It is a pleasure for me to be here today at COD (Center for Openness and Dialogue) and having the opportunity to take part in this special event, the signing of a Memorandum of Understanding (MoU) between the Public Procurement Office and the Labor Inspectorate. This MOU will create more awareness among economic operators about their obligations to abide by the Labor Code and treat their employees in a fair manner regardless of their gender and other characteristics.
The World Bank Group and the French Development Agency are strongly committed to fostering corporate responsibility and are actively supporting the Albanian government in their efforts to promote nondiscrimination. We congratulate the PPA and the Labor Inspectorate on reaching this important milestone.
For many years now, the concepts of non-discrimination and equal opportunity at work have been part of the international community’s aspirations. These concepts are rooted in universal principles of human rights, fundamental freedoms, and equality. They are also rooted in the belief that all employment decisions should be based on the worker’s ability to do the job instead of their personal characteristics, including gender, race, color, religion, ethnicity, disability, age, sexual orientation, and others.
Discrimination is bad for business. It restricts the available pool of workers and skills and it can isolate a company from the community in which it operates.
Discrimination can occur in overt ways, such as through harassment and victimization, but more often than not, it arises in subtle work-related decisions, such as access to training, remuneration, hours of work and rest, paid holidays, maternity leave, etc.
Most countries, Albania included, have nondiscrimination legislation. Indeed, Albania has a set of strong nondiscrimination articles in the Labor Code, that all employers are obliged to comply with. But unfortunately, many employers fail to comply with these provisions, and as a result, they prevent their workers from developing their full potential and their businesses lose profits.
Public procurement policy can be a powerful tool to promote the equal treatment of workers. Public procurement accounts for around 7.5% of Albania’s GDP, or about US$700–US$800 million in annual public spending. Over 200 thousand local and foreign firms are registered with the Public Procurement Agency (PPA).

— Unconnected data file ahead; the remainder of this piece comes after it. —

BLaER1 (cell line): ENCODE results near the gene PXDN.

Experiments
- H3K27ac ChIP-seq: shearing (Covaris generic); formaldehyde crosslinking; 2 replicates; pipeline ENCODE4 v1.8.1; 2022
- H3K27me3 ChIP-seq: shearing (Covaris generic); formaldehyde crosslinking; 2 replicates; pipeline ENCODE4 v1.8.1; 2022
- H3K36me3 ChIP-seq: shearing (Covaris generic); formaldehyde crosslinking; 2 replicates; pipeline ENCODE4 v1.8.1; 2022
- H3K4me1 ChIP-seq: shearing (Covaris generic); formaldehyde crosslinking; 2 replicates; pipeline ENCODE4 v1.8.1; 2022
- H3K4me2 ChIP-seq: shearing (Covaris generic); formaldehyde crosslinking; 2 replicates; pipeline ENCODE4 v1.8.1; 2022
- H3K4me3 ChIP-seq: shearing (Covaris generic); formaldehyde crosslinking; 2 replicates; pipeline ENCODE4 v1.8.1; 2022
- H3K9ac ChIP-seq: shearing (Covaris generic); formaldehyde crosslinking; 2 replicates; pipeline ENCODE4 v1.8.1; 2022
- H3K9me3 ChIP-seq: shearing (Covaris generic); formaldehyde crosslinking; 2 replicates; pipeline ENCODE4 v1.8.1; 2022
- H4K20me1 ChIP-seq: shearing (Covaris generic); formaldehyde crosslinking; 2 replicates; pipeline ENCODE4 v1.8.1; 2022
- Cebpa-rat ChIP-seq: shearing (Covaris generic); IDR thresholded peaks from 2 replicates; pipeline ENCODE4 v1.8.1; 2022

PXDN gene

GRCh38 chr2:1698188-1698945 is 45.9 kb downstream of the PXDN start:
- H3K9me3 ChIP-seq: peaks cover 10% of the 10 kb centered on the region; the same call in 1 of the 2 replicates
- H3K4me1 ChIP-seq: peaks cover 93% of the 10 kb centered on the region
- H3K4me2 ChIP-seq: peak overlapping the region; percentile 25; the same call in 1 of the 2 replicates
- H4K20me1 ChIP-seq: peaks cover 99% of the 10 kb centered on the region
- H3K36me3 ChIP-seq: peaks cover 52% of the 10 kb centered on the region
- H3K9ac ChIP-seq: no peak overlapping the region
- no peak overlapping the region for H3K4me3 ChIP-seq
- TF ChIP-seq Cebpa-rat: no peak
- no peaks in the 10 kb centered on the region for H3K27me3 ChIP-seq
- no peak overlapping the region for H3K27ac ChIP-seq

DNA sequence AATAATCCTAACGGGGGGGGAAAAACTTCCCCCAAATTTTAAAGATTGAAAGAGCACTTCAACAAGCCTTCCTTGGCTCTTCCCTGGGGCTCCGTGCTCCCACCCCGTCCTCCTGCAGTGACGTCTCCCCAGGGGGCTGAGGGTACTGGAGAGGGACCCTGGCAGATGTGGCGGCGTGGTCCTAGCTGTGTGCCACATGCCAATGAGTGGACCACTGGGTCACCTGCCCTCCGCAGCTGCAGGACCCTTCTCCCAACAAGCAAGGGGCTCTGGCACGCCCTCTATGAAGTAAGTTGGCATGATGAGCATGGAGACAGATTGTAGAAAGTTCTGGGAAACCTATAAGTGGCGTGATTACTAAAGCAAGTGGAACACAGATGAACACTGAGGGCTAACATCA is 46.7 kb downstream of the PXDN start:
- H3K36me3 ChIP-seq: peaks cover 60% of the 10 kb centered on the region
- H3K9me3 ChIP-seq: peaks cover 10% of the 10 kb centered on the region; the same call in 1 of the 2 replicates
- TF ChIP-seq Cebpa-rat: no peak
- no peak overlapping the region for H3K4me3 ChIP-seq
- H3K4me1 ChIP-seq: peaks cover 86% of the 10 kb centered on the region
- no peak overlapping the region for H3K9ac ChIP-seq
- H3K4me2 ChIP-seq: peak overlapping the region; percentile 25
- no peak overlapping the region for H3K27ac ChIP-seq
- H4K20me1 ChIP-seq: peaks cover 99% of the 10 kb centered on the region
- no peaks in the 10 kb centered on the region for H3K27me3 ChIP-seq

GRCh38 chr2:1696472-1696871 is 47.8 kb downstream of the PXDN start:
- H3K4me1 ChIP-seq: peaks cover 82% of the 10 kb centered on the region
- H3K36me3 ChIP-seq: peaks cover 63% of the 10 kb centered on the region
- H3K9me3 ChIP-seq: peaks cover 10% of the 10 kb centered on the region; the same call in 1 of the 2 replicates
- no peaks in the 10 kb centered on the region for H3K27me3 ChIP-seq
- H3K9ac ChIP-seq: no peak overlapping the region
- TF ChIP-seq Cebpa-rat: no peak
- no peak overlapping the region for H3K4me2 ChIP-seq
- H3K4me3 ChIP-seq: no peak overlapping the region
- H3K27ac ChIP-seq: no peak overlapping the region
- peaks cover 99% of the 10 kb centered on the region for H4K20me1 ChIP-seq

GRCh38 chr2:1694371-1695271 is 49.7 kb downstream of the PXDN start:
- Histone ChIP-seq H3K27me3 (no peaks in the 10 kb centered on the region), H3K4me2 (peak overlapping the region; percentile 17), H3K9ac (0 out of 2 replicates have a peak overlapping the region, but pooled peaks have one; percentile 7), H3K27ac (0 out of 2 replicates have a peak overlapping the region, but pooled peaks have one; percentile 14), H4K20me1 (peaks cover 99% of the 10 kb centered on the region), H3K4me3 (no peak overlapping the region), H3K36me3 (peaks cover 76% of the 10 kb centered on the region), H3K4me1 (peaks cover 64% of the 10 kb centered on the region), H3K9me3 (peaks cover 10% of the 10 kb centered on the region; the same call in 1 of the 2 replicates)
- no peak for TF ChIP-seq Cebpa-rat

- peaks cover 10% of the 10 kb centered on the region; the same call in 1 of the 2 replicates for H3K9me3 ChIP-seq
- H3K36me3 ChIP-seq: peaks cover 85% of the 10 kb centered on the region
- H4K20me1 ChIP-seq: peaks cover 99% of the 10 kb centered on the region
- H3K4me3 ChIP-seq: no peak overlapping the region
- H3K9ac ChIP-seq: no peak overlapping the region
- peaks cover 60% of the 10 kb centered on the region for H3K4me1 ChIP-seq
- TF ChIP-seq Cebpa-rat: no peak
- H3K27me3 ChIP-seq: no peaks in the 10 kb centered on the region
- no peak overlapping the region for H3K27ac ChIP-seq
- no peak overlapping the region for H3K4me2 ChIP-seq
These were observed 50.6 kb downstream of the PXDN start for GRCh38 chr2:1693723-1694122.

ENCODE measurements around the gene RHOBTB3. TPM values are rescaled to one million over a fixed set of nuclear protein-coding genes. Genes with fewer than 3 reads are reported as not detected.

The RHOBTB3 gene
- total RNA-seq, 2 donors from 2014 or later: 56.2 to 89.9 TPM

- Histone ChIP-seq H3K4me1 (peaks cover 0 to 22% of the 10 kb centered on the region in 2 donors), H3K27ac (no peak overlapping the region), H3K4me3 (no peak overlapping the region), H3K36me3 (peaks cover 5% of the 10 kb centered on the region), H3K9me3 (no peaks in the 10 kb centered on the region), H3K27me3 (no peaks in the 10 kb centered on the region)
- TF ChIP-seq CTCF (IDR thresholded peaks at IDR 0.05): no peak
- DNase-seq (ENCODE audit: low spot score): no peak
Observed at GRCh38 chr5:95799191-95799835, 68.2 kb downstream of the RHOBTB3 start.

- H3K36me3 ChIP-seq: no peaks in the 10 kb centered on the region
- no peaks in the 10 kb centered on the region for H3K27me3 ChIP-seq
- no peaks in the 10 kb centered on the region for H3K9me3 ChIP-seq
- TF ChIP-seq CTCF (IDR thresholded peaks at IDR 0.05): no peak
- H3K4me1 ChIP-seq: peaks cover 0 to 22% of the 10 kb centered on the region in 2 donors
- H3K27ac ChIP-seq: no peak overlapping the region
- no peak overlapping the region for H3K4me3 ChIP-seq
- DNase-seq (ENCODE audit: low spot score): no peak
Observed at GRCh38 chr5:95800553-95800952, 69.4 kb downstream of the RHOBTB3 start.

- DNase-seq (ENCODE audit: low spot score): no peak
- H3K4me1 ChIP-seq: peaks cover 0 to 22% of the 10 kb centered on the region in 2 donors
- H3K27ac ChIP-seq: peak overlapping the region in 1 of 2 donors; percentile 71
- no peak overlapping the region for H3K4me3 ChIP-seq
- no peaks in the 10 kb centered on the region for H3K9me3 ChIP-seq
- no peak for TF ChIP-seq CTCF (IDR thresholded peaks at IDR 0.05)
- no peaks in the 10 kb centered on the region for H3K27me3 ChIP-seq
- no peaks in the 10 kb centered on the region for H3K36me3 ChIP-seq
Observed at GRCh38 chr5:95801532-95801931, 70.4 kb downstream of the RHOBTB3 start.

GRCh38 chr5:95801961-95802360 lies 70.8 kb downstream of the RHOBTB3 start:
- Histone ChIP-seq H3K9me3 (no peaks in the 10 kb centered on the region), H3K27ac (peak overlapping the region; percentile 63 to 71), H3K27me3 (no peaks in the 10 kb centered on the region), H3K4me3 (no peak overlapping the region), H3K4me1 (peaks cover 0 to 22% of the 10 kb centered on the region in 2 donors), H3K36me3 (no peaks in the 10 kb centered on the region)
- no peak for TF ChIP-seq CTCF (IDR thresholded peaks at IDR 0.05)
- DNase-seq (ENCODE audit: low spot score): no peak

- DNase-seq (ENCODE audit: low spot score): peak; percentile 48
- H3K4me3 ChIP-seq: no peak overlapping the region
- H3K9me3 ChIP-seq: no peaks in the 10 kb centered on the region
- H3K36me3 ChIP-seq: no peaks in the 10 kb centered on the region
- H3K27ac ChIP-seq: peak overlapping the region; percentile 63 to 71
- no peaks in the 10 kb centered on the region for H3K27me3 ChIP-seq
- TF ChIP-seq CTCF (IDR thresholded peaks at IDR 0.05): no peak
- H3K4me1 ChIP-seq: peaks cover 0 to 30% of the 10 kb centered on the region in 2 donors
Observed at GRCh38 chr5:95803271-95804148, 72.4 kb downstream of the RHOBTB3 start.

As such, Public procurement has been a successful instrument for enforcing labor regulations such as the minimum wage and mandatory social security contributions.
Now, the PPA is updating the standard bidding documents [for tenders valued at 8 million lek or more] to include a self-declaration specifying that all employment contracts relevant to the tender comply with the nondiscrimination and gender equality provisions of the law and adhere to the principle of equal pay for work of equal value.
In addition, the PPA is strengthening its collaboration with the Labor Inspectorate through the Memorandum of Understanding signed today, to increase information sharing on the compliance of firms benefiting from public procurement contracts with labor legislation.
In this way, the Albanian Government is sending a strong signal that to do business with the state, employers need to ensure that they are following the law and treating their workers equally.
In Albania, greater diversity in the labor market would bring enormous economic gains. For instance, women’s limited labor market participation costs them about 25 years of employment, on average, over the course of their lives against 16 years among comparable workers in the EU. If women had similar employment rates as men, Albania’s annual GDP could be as much as 17% higher.
Thank you for the opportunity to host this signing ceremony and look forward to our continued collaboration in this agenda.